Duration: 10 - 11 Nights
TOTAL LOCKS: 104
CRUISING TIME PER DAY: 6.5 HOURS (74 HOURS IN TOTAL)
Maps & Guides for this route: P7, N1, L18, E1 | Click here buy maps
Your route will lead you through the disputed territory of two rival canals, the Grand Union and the Oxford, and will meander lazily along a contour-hugging canal. You’ll hear of rivalries and wars, nursery rhymes, brickwork and heritage boats, ending in a world-famous city of learning.
Setting off from Gayton Marina, your route heads past Gayton Junction along the Grand Union Canal. The Grand Union’s Northampton Arm descends a 17-lock flight into the heart of Northampton so, if time allows, turn right at the junction to explore the town. Northampton is renowned for its shoe making, dating back to medieval times. Northampton Museum and Art Gallery has the largest collection of historical footwear in the world, with over 12,000 pairs. After the successful fulfilment of a shoe and boot order for the army in the 1600s, the town received frequent bulk orders for army boots from the English Civil War onwards. Demand became so strong that by 1841, there were reputedly over 1,800 shoe makers working in the town, mostly from home workshops. Industrialisation later cemented this reputation and the amount of shoe factories increased. Today over 25 shoe manufacturers create crafted shoes here with customers including HRH Queen Elizabeth II. Even the town’s football team is called ‘The Cobblers’.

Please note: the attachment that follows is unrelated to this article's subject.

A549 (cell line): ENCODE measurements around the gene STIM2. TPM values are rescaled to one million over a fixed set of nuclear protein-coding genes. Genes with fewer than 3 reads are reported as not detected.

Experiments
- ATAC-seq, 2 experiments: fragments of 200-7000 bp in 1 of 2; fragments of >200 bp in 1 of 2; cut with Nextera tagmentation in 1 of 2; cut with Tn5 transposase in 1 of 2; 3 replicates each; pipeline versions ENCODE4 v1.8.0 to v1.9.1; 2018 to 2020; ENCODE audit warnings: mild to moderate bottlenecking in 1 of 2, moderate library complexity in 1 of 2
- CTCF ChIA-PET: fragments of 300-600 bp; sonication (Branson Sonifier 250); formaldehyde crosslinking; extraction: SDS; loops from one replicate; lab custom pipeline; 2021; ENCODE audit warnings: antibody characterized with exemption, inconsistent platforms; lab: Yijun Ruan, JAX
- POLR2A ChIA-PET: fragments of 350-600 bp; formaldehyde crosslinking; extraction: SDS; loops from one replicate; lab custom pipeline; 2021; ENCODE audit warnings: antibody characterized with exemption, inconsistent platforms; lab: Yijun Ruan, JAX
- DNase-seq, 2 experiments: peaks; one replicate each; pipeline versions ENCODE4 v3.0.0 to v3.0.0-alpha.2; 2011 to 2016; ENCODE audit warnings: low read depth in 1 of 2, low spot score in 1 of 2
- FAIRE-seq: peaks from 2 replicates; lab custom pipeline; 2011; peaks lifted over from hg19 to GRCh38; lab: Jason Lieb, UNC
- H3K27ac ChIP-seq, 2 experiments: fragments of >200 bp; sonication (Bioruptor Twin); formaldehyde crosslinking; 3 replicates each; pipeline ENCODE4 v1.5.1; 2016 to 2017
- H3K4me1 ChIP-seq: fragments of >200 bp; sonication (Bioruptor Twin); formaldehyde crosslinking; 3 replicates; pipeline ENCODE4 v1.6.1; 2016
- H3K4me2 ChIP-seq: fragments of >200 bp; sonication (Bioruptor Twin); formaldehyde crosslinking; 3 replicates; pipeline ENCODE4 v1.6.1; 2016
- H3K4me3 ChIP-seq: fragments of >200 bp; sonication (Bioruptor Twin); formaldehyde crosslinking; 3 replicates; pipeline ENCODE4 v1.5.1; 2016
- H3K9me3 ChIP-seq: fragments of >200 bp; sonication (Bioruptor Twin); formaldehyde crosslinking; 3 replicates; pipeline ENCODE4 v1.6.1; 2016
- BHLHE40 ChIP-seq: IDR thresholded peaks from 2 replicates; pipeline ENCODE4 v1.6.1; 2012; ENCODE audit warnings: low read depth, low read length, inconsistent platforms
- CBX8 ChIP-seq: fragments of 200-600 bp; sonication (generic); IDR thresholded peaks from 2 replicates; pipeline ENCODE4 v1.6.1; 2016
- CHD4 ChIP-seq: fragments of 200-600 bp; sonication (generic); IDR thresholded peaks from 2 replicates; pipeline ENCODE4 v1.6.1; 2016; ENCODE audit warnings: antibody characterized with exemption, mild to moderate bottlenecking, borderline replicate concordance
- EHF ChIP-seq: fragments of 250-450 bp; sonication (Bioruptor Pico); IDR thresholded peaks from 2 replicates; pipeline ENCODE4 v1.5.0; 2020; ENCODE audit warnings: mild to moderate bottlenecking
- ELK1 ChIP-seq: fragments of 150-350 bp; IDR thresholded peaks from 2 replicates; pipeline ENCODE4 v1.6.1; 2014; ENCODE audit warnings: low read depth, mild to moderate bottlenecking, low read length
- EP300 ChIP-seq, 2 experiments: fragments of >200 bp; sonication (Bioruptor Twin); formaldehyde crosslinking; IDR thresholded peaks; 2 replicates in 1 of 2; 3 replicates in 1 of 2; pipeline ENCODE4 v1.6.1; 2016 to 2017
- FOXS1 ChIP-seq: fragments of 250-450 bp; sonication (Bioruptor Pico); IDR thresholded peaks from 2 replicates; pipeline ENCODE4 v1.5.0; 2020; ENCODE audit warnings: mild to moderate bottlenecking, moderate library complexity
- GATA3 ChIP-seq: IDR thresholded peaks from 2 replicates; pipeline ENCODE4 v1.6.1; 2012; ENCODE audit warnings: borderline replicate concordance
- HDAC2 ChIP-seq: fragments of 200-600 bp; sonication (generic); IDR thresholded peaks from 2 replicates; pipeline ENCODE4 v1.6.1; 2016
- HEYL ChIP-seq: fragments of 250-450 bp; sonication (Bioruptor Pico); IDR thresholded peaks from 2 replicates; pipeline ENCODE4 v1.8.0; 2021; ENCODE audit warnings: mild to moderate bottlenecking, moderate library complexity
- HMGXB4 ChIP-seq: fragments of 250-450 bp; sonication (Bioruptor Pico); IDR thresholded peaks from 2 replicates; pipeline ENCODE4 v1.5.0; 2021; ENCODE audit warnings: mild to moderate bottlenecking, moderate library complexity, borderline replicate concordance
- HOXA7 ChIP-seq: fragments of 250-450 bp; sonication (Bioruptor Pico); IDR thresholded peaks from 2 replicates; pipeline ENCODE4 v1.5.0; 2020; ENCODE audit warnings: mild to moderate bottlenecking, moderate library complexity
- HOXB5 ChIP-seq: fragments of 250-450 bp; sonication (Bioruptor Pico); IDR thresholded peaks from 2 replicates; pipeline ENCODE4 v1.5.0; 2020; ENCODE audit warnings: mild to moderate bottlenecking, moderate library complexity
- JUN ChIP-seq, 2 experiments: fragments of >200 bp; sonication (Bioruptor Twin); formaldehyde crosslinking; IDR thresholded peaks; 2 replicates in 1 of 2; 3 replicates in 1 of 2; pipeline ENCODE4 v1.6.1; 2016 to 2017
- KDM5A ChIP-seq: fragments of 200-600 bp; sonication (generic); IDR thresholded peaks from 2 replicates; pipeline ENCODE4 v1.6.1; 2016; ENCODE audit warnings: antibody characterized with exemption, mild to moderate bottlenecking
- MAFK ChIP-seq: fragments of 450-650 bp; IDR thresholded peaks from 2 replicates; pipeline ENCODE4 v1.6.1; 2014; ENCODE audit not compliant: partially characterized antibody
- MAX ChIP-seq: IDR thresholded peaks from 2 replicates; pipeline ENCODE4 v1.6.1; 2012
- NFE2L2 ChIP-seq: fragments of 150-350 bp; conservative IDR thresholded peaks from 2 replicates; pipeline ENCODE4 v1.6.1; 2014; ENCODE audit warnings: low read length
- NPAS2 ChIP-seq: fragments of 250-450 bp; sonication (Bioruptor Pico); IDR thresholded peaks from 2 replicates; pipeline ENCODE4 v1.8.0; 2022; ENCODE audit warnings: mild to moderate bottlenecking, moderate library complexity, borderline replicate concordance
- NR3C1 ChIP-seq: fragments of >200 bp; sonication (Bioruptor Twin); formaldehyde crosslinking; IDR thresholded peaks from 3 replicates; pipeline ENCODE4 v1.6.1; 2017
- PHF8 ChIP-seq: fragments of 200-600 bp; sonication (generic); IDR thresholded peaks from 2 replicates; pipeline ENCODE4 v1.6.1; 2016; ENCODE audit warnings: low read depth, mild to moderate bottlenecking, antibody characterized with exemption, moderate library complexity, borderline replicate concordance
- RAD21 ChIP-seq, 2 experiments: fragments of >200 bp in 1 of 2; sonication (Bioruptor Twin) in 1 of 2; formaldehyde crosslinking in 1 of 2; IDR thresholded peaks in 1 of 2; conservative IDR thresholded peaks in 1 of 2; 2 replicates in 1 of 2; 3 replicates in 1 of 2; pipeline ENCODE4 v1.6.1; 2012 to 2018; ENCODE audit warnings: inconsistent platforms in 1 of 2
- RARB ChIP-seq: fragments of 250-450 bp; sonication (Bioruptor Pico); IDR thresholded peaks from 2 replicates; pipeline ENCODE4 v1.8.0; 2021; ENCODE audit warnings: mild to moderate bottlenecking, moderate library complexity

As you follow your route northwest, skirting round the villages which dot the landscape, the canal’s activity is centred on boatyards and pubs. The railway runs alongside the canal and, just north of Weedon and its two aqueducts, canal and railway are joined by the busy A5 on the old Roman road of Watling Street, and the infamous M1. The four transport routes run parallel as the canal climbs the seven Buckby Locks before reaching Norton Junction where you turn west before diving into the hillside for Braunston Tunnel (2,042yds / 1,867m long).
After descending Braunston’s locks, this idyllic canal village, a settlement steeped in history dating back to the Doomsday Book, begs exploration with its Horseley iron bridges and historic canalside workshops. The now sleepy junction between the Grand Union and Oxford Canals was once one of the busiest commercial trading points linking with London. Canal engineer James Brindley built the Oxford Canal in his typical winding fashion, flowing around contours rather than bulldozing a straight course. When the much straighter Grand Union Canal was built, it stole much of the Oxford’s commercial traffic - but the Oxford fought back by charging extortionate tolls to use its water in the London to Birmingham link between Napton and Braunston. Today its importance has not diminished as it has become a much-loved hotspot for canal leisure seekers and the marina hosts the annual Braunston Historic Boat Rally.